You may know about Maastricht’s rich Roman past. But did you know that the remnants of this past can still be found in almost all parts of the city? Not all of them are visible, but this makes the stories behind them even more fascinating. Discover the Roman remains and let your imagination run wild as you follow the traces left by the Romans in Maastricht.
Maastricht is located along Via Belgica, the ancient Roman trade route from Boulogne-sur-Mer to Cologne that also ran straight through southern Limburg and Maastricht. Most of the route was easy until you reached the unforgiving Meuse river: there was no simple way for the Romans to cross it. At the time, the Meuse was a formidable body of water that dried out in summer and was fed by rain in winter. So, they decided to build a bridge to cross the Meuse in winter. A dynamic settlement soon developed around it, as this spot turned out to be the ideal place for a harbour, trade, and inns. The Romans stayed in this area for about 400 years.
Did you know? The Romans called their bridge over the Meuse ‘Traiectum ad Mosam’. The name ‘Maastricht’ evolved from this.
From St Servatius bridge, you can see the spot where the Roman bridge probably once stood. During dredging work in 1964, remains of the pillars of that bridge were found at the bottom of the Meuse. It was only then that the discovery was made that the Roman bridge had stood on this spot. Until then, it was thought that it must have been located at the site of today’s St Servatius bridge. On the left-hand side of Maaspromenade, you’ll see a column with a stone lion on it marking the location of the old Roman bridge. The lion’s head on the column is a replica of the statue fished out of the Meuse nearby. The original lion’s head can be seen in the Limburgs Museum in Venlo.
Did you know? Divers regularly check the condition of the bridge remains lying at the bottom of the Meuse. As their condition is clearly deteriorating due to erosion, protection measures are being considered.
In Roman times, ashes of the dead were buried on Vrijthof square alongside gifts to accompany them to the afterlife. Surprisingly, it was the Romans who introduced Christianity to Maastricht. Servatius, one of their bishops, travelled to the city during the Roman period and made Maastricht part of a diocese. Upon his death, he was buried according to Roman custom. His successors first built a chapel over his grave, which later became the Basilica of Saint Servatius (Sint Servaasbasiliek) – the building that still dominates the square.
Just like every Roman settlement, Maastricht also had a bathhouse – you can probably make out the word ‘thermae’. The remains of this bathhouse were discovered in ‘Op de Thermen’ courtyard during the renovation of the adjacent Stokstraat. Coloured tiles in the pavement mark the outlines of these ancient baths. As the area around this square was the heart of the Roman settlement, there are probably more Roman remains hidden underneath the surrounding buildings. Imagine how much there is still to discover!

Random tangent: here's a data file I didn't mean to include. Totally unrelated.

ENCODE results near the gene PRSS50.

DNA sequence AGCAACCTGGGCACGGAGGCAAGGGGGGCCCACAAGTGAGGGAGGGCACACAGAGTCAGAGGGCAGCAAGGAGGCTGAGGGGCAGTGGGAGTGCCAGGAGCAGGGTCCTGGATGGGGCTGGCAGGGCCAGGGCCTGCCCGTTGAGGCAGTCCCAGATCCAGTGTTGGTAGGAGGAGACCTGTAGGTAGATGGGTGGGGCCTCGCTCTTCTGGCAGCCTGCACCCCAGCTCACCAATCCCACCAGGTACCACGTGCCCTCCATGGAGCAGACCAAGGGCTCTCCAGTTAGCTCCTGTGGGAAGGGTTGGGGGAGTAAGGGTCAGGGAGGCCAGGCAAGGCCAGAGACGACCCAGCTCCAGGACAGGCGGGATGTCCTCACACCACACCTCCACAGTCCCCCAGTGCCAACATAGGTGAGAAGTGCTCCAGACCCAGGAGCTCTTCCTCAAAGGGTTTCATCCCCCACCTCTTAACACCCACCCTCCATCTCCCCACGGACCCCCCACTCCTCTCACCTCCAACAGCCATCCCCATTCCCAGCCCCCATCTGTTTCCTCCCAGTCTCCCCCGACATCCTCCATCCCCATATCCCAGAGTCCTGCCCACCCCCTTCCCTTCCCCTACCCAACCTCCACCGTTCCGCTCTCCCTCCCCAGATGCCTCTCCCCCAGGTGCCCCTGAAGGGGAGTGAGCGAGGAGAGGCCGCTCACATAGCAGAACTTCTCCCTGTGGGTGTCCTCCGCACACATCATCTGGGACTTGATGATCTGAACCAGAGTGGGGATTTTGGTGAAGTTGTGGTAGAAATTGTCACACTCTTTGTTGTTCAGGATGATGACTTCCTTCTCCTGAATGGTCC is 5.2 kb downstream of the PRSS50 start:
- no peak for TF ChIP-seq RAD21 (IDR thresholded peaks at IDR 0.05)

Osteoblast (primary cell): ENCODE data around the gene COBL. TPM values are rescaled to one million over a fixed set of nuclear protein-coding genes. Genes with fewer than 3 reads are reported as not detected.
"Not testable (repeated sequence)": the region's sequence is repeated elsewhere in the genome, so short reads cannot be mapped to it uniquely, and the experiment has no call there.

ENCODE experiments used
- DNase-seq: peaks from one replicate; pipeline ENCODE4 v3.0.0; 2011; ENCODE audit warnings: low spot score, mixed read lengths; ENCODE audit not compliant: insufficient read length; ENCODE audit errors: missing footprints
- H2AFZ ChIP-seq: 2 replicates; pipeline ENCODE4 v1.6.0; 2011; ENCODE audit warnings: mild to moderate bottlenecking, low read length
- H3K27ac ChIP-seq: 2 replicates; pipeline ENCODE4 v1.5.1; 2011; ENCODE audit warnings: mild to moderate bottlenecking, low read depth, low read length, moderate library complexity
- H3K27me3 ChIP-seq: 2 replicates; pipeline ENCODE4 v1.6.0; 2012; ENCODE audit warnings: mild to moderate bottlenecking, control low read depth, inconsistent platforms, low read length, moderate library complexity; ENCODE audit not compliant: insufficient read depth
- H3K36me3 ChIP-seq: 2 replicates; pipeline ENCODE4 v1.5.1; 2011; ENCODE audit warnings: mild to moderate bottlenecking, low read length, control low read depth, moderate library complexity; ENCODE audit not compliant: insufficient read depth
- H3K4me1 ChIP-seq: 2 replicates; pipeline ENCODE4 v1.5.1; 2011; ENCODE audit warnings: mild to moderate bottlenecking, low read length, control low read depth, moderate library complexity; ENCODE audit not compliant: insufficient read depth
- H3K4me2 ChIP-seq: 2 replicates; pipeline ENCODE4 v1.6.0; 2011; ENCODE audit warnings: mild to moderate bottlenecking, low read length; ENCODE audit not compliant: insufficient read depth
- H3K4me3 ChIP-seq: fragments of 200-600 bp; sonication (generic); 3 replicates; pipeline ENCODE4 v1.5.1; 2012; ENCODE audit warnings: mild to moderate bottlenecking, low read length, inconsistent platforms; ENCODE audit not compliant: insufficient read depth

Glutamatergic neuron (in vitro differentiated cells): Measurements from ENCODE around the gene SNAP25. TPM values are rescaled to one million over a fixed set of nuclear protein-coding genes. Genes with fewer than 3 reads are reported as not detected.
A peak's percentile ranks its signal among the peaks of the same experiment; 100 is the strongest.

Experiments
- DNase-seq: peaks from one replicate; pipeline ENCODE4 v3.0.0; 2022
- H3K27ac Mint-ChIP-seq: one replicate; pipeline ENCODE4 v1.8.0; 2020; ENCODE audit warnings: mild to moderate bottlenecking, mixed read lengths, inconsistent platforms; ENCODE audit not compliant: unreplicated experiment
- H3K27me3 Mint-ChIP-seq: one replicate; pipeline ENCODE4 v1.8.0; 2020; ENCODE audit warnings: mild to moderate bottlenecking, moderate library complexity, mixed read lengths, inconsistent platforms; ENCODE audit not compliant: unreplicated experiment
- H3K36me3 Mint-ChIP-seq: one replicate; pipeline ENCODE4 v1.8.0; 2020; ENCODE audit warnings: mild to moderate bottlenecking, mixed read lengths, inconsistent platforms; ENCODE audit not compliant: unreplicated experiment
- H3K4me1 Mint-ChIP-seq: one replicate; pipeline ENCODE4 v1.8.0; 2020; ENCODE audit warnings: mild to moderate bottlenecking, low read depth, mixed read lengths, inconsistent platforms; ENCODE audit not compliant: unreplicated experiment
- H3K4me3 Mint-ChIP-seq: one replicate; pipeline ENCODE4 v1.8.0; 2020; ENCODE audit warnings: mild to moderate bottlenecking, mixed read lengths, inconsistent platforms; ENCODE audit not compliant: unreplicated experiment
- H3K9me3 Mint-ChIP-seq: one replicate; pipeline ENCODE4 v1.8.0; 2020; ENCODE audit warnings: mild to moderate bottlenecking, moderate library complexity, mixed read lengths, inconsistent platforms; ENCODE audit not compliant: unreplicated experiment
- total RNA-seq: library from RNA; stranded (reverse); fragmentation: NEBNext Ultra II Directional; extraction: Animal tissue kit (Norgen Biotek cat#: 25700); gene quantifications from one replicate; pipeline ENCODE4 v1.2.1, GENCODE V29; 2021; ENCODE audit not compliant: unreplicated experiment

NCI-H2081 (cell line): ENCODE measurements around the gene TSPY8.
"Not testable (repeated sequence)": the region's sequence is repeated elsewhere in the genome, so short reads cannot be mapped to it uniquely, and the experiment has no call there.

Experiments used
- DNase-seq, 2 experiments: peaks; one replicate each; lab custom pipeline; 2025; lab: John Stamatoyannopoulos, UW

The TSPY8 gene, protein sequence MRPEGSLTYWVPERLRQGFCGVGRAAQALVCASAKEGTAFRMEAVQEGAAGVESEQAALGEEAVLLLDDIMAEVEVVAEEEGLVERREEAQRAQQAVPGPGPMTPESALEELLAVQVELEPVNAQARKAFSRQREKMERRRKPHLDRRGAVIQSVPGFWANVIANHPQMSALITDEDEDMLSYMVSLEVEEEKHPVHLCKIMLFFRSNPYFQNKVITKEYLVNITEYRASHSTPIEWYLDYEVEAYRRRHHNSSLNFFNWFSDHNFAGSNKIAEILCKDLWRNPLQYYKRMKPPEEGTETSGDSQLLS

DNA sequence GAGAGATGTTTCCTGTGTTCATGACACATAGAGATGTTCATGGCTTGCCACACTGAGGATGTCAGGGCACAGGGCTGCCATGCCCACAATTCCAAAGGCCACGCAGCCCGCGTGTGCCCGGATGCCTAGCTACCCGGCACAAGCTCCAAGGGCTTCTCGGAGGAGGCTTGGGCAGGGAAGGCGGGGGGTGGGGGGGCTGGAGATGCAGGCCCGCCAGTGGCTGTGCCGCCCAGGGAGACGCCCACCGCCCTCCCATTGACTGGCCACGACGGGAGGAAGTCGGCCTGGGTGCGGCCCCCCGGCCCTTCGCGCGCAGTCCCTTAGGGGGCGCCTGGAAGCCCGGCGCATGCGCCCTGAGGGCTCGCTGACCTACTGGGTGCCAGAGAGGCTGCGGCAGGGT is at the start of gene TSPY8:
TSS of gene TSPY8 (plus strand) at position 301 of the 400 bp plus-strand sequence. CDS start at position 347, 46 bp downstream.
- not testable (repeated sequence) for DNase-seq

This may well be Maastricht’s best-preserved Roman treasure: Derlon Museum Cellar (Museumkelder Derlon), located on Onze Lieve Vrouweplein square. Reconstruction work in 1983 unearthed remains of a Roman sanctuary, including a walled square with a Jupiter Column. This was a place where the Romans made offerings to the gods they worshipped. This led to an immediate change to the construction plans: the basement of the hotel would be turned into a museum. Access to the cellar is free of charge – and highly recommended.
Did you know? The largest stone blocks of the Roman castellum in Maastricht were used in the construction of the Basilica of Our Lady (Onze Lieve Vrouwebasiliek). Visible on the right side of the monumental façade, they are the last traces of the Romans in today’s streets.
When it comes to Roman culture, Maastricht is the place to be – so much is certain. But it’s also the place where you can literally taste the Roman past. For instance, Derlon Hotel’s chefs incorporate Roman influences and ingredients into the dishes on the menu. De Bisschopsmolen mill and café bakes with ingredients that the Romans brought to Maastricht, producing both artisanal spelt bread and typical Limburg vlaai (sweet tart). Adriaan de Smaakmaker makes a special compote called ‘Via Belgica Condimentum’, a scrumptious blend of typically Roman pumpkin, apricots, dates, almonds, and honey. It doesn’t get more authentic than this.